By Lois Kennedy
Director: Naoyuki Tomomatsu
Cast: Natsuki Kato, Toshinori Omi, Yasutaka Tsutsui
Japanese movie from the start of the millennium. In a dystopian future, teenage girls between the ages of 15-17 are first experiencing Near Death Happiness, then dying, then coming back from the dead as zombies, known as Stacies. Despite the efforts of the Romero Repeat Kill Troops, the Illegal Repeat Kill Troops (illegal because only a loved one can kill a Stacy), and dedicated scientist Dr. Inugami, the Stacies are a force to be reckoned with, and the population is beginning to decline.
Stacy is extremely gory. People are torn apart still alive, Stacies are bloodily dismembered, people are shot. But the film is more comedy than drama. The Stacies lurch around with their eyes rolling and tongues lolling, looking more funny than creepy. The Stacies are aglow with “Butterfly Twinkle Powder.” My favorite comedic moment is when Eiko, a girl experiencing Near Death Happiness, approaches a group of Romero troops and tells them she loves and forgives them. They’re overcome with emotion while she’s skipping around having the time of her life.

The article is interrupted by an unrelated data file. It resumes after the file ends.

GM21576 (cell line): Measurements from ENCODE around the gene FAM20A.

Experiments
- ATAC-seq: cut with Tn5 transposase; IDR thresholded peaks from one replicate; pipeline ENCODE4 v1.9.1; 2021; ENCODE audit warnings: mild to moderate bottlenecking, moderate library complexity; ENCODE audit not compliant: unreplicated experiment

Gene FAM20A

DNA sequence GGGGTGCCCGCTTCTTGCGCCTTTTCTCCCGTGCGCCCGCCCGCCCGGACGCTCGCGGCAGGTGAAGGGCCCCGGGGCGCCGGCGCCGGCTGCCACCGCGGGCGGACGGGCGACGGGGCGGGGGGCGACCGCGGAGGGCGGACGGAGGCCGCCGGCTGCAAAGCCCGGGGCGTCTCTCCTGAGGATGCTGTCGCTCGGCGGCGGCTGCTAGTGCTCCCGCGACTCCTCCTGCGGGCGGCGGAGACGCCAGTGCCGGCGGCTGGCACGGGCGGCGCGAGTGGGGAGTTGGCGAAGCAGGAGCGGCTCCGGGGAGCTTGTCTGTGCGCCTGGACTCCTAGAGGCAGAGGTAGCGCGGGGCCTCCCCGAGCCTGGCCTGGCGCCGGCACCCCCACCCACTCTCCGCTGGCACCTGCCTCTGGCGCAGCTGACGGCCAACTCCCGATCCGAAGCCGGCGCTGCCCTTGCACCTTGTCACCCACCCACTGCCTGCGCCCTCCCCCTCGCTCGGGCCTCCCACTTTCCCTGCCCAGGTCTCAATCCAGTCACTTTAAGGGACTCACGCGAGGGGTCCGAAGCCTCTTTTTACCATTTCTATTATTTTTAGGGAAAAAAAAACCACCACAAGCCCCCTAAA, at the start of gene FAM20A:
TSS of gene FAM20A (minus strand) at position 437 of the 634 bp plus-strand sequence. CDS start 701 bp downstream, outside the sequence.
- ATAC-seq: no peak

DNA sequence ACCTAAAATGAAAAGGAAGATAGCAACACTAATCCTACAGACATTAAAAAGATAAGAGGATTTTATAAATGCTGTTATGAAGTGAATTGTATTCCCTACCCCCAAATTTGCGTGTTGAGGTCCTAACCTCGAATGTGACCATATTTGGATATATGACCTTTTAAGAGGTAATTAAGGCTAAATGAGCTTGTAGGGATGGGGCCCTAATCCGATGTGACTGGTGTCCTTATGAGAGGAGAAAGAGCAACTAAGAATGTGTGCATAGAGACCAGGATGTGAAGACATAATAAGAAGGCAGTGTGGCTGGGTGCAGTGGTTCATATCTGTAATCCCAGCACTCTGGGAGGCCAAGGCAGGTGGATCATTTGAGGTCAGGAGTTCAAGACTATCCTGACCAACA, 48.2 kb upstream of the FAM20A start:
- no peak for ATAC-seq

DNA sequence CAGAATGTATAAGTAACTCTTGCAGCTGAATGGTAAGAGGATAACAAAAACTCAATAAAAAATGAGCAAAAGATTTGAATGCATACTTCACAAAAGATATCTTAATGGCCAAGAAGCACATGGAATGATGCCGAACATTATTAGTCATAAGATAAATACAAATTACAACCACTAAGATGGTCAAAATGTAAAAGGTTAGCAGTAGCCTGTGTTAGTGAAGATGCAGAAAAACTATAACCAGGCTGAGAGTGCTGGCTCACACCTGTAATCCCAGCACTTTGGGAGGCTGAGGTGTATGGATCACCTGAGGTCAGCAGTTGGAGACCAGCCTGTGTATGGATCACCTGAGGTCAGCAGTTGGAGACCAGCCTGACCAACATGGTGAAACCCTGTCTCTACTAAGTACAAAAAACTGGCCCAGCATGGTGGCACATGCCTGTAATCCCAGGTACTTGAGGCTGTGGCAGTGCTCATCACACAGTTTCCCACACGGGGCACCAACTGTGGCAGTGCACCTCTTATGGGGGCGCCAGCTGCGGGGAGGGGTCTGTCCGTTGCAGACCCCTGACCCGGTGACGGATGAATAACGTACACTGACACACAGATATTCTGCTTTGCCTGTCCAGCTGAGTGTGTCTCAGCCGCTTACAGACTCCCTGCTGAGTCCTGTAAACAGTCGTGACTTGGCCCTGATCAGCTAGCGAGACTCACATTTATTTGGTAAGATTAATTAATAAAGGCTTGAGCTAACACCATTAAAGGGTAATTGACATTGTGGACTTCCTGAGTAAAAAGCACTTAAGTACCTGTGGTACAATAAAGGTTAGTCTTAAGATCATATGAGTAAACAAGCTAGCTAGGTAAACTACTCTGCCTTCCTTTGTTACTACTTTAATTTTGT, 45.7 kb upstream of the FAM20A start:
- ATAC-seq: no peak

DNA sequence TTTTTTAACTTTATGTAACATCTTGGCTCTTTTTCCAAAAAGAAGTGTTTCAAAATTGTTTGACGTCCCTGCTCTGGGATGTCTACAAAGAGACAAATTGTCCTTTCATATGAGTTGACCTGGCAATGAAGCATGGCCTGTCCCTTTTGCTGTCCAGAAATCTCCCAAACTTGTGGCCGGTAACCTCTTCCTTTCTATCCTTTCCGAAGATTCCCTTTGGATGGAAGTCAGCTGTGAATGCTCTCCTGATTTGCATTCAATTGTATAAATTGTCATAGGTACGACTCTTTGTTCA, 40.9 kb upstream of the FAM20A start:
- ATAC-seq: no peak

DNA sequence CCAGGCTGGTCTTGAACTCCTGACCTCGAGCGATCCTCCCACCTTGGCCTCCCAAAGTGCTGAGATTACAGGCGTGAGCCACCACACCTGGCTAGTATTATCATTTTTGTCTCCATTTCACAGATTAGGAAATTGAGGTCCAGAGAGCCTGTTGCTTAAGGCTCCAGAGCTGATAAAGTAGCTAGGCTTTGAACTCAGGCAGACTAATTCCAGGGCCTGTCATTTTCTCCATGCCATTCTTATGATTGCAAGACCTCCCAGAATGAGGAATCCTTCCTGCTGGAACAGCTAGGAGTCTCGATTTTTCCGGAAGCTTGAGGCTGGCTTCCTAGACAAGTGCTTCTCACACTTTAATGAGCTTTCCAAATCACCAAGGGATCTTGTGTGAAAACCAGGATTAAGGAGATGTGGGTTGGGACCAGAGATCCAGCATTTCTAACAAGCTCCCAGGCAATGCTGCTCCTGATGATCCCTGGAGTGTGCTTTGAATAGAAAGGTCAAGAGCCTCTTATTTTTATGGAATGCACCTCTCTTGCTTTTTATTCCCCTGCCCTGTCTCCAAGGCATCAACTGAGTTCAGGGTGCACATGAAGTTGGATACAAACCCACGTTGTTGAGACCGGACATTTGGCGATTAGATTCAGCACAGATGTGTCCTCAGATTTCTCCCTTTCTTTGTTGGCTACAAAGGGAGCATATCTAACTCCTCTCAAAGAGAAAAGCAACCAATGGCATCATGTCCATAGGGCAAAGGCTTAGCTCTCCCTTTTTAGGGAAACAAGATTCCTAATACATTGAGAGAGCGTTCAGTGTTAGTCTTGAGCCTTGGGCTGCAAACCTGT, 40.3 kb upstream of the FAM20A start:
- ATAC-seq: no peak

The storyline revolving around Eiko and her quasi-boyfriend Shibukawa, the man she chooses to kill her when her time comes, (as she puts it, “The weather’s so nice today. I decided to find someone who would agree to repeat kill me”) is a bit disconcerting, as he’s much older than she is. They don’t do anything more intimate than hug, though she does sleep next to him.
The characters, if not likable per se, are interesting. I enjoyed the trio of illegal troops, who are bounty hunters with kitanas and nunchakus and guns. Strong female characters abound, actually. The ending is extremely confusing to me, but I still found it moving and memorable. It’s an interesting study of how people act when faced with “Armageddon.” I don’t really grasp the message, but I had a good time watching it. Check it out if you’re in the mood for something original.